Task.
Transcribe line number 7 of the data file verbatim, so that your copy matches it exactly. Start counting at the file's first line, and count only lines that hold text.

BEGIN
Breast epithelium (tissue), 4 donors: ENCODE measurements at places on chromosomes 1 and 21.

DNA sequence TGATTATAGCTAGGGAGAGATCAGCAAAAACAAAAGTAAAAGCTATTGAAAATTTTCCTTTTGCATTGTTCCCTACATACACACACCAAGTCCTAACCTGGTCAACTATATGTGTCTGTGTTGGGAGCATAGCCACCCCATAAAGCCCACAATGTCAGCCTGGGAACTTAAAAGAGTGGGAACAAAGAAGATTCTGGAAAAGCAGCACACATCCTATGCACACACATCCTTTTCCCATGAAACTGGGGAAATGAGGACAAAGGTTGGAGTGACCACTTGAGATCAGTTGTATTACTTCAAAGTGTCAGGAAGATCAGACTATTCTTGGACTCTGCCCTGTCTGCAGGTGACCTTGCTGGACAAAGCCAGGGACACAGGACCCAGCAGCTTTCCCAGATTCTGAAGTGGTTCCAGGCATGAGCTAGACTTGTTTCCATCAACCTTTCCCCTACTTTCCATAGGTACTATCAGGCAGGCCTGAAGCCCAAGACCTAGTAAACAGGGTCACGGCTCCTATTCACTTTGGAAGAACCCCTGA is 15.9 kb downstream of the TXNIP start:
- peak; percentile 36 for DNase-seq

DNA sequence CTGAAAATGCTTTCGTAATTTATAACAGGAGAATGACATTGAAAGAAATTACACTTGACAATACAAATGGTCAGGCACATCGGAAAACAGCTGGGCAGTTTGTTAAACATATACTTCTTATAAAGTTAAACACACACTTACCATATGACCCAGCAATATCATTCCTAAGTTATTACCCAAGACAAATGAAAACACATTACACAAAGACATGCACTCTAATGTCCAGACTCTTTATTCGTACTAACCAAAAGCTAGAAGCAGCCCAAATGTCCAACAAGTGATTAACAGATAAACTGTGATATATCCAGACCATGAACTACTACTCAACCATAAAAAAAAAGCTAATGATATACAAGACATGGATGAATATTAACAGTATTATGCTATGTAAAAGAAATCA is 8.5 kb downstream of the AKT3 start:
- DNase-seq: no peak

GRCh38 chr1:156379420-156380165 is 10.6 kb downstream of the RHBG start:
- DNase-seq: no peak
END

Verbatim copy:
- DNase-seq: no peak